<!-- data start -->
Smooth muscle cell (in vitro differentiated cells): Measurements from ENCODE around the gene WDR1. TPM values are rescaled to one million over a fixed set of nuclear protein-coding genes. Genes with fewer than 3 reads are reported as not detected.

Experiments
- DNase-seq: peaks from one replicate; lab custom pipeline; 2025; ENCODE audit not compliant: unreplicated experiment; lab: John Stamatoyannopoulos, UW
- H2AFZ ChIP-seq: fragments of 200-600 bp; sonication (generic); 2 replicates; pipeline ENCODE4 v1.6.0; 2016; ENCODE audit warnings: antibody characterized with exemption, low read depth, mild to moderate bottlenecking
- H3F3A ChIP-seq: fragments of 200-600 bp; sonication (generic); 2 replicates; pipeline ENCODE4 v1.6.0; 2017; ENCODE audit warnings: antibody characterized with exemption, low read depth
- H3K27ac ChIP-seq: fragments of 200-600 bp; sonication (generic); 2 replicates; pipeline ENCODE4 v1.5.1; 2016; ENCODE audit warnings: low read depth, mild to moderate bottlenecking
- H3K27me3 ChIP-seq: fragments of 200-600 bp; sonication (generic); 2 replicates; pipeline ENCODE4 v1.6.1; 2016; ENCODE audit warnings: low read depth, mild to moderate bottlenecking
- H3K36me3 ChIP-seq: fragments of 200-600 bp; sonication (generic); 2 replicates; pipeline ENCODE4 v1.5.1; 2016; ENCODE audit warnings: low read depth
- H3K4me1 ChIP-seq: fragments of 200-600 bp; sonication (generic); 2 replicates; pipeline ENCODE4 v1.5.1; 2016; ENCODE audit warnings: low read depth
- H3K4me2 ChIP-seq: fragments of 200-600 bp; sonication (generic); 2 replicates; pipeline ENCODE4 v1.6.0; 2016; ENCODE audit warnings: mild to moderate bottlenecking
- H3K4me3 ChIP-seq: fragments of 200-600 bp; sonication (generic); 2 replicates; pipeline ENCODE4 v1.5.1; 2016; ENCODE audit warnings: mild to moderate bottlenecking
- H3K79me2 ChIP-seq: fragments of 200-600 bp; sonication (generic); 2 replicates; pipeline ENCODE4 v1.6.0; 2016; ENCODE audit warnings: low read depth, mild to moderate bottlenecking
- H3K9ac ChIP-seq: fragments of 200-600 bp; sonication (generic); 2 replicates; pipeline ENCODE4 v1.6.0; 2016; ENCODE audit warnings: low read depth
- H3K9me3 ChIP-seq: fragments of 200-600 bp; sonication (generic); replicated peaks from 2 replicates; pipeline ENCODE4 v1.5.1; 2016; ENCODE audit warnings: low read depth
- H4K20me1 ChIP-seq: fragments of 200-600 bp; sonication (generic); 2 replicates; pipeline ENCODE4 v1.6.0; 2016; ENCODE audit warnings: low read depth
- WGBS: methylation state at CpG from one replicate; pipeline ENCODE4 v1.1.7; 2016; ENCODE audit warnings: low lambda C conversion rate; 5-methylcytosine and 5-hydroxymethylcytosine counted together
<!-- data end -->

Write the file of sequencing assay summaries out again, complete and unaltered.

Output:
Smooth muscle cell (in vitro differentiated cells): Measurements from ENCODE around the gene WDR1. TPM values are rescaled to one million over a fixed set of nuclear protein-coding genes. Genes with fewer than 3 reads are reported as not detected.

Experiments
- DNase-seq: peaks from one replicate; lab custom pipeline; 2025; ENCODE audit not compliant: unreplicated experiment; lab: John Stamatoyannopoulos, UW
- H2AFZ ChIP-seq: fragments of 200-600 bp; sonication (generic); 2 replicates; pipeline ENCODE4 v1.6.0; 2016; ENCODE audit warnings: antibody characterized with exemption, low read depth, mild to moderate bottlenecking
- H3F3A ChIP-seq: fragments of 200-600 bp; sonication (generic); 2 replicates; pipeline ENCODE4 v1.6.0; 2017; ENCODE audit warnings: antibody characterized with exemption, low read depth
- H3K27ac ChIP-seq: fragments of 200-600 bp; sonication (generic); 2 replicates; pipeline ENCODE4 v1.5.1; 2016; ENCODE audit warnings: low read depth, mild to moderate bottlenecking
- H3K27me3 ChIP-seq: fragments of 200-600 bp; sonication (generic); 2 replicates; pipeline ENCODE4 v1.6.1; 2016; ENCODE audit warnings: low read depth, mild to moderate bottlenecking
- H3K36me3 ChIP-seq: fragments of 200-600 bp; sonication (generic); 2 replicates; pipeline ENCODE4 v1.5.1; 2016; ENCODE audit warnings: low read depth
- H3K4me1 ChIP-seq: fragments of 200-600 bp; sonication (generic); 2 replicates; pipeline ENCODE4 v1.5.1; 2016; ENCODE audit warnings: low read depth
- H3K4me2 ChIP-seq: fragments of 200-600 bp; sonication (generic); 2 replicates; pipeline ENCODE4 v1.6.0; 2016; ENCODE audit warnings: mild to moderate bottlenecking
- H3K4me3 ChIP-seq: fragments of 200-600 bp; sonication (generic); 2 replicates; pipeline ENCODE4 v1.5.1; 2016; ENCODE audit warnings: mild to moderate bottlenecking
- H3K79me2 ChIP-seq: fragments of 200-600 bp; sonication (generic); 2 replicates; pipeline ENCODE4 v1.6.0; 2016; ENCODE audit warnings: low read depth, mild to moderate bottlenecking
- H3K9ac ChIP-seq: fragments of 200-600 bp; sonication (generic); 2 replicates; pipeline ENCODE4 v1.6.0; 2016; ENCODE audit warnings: low read depth
- H3K9me3 ChIP-seq: fragments of 200-600 bp; sonication (generic); replicated peaks from 2 replicates; pipeline ENCODE4 v1.5.1; 2016; ENCODE audit warnings: low read depth
- H4K20me1 ChIP-seq: fragments of 200-600 bp; sonication (generic); 2 replicates; pipeline ENCODE4 v1.6.0; 2016; ENCODE audit warnings: low read depth
- WGBS: methylation state at CpG from one replicate; pipeline ENCODE4 v1.1.7; 2016; ENCODE audit warnings: low lambda C conversion rate; 5-methylcytosine and 5-hydroxymethylcytosine counted together